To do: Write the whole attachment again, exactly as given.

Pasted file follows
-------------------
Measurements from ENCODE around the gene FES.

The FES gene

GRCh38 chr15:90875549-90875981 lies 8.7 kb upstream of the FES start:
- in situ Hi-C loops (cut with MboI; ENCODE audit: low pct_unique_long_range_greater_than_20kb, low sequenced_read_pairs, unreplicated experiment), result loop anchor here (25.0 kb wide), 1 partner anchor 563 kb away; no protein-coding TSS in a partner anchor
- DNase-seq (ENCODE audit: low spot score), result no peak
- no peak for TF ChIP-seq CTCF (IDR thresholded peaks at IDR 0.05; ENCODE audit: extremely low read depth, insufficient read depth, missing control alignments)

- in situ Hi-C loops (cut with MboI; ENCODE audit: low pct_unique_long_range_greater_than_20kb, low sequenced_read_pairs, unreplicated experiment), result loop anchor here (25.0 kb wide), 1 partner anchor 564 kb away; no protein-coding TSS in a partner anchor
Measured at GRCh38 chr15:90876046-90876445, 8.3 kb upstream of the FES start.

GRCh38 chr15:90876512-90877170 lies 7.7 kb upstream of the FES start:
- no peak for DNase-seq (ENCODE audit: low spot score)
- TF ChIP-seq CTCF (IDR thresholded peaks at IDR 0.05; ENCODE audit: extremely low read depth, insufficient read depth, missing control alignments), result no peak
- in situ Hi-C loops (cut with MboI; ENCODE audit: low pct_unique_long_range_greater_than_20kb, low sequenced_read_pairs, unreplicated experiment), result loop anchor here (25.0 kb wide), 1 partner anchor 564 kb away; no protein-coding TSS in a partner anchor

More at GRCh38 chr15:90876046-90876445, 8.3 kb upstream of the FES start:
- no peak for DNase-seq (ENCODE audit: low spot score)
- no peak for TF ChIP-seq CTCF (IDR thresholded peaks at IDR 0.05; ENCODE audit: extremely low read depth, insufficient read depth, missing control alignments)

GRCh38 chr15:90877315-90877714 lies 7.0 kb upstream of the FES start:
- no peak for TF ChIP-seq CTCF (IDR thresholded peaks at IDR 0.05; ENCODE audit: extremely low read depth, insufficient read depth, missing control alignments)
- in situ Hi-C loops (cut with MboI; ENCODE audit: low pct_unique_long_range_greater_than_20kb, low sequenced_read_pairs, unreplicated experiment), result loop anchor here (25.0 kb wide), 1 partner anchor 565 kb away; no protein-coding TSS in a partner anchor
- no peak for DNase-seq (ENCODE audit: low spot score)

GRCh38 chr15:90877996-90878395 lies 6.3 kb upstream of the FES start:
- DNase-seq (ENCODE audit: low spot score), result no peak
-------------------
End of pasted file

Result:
Measurements from ENCODE around the gene FES.

The FES gene

GRCh38 chr15:90875549-90875981 lies 8.7 kb upstream of the FES start:
- in situ Hi-C loops (cut with MboI; ENCODE audit: low pct_unique_long_range_greater_than_20kb, low sequenced_read_pairs, unreplicated experiment), result loop anchor here (25.0 kb wide), 1 partner anchor 563 kb away; no protein-coding TSS in a partner anchor
- DNase-seq (ENCODE audit: low spot score), result no peak
- no peak for TF ChIP-seq CTCF (IDR thresholded peaks at IDR 0.05; ENCODE audit: extremely low read depth, insufficient read depth, missing control alignments)

- in situ Hi-C loops (cut with MboI; ENCODE audit: low pct_unique_long_range_greater_than_20kb, low sequenced_read_pairs, unreplicated experiment), result loop anchor here (25.0 kb wide), 1 partner anchor 564 kb away; no protein-coding TSS in a partner anchor
Measured at GRCh38 chr15:90876046-90876445, 8.3 kb upstream of the FES start.

GRCh38 chr15:90876512-90877170 lies 7.7 kb upstream of the FES start:
- no peak for DNase-seq (ENCODE audit: low spot score)
- TF ChIP-seq CTCF (IDR thresholded peaks at IDR 0.05; ENCODE audit: extremely low read depth, insufficient read depth, missing control alignments), result no peak
- in situ Hi-C loops (cut with MboI; ENCODE audit: low pct_unique_long_range_greater_than_20kb, low sequenced_read_pairs, unreplicated experiment), result loop anchor here (25.0 kb wide), 1 partner anchor 564 kb away; no protein-coding TSS in a partner anchor

More at GRCh38 chr15:90876046-90876445, 8.3 kb upstream of the FES start:
- no peak for DNase-seq (ENCODE audit: low spot score)
- no peak for TF ChIP-seq CTCF (IDR thresholded peaks at IDR 0.05; ENCODE audit: extremely low read depth, insufficient read depth, missing control alignments)

GRCh38 chr15:90877315-90877714 lies 7.0 kb upstream of the FES start:
- no peak for TF ChIP-seq CTCF (IDR thresholded peaks at IDR 0.05; ENCODE audit: extremely low read depth, insufficient read depth, missing control alignments)
- in situ Hi-C loops (cut with MboI; ENCODE audit: low pct_unique_long_range_greater_than_20kb, low sequenced_read_pairs, unreplicated experiment), result loop anchor here (25.0 kb wide), 1 partner anchor 565 kb away; no protein-coding TSS in a partner anchor
- no peak for DNase-seq (ENCODE audit: low spot score)

GRCh38 chr15:90877996-90878395 lies 6.3 kb upstream of the FES start:
- DNase-seq (ENCODE audit: low spot score), result no peak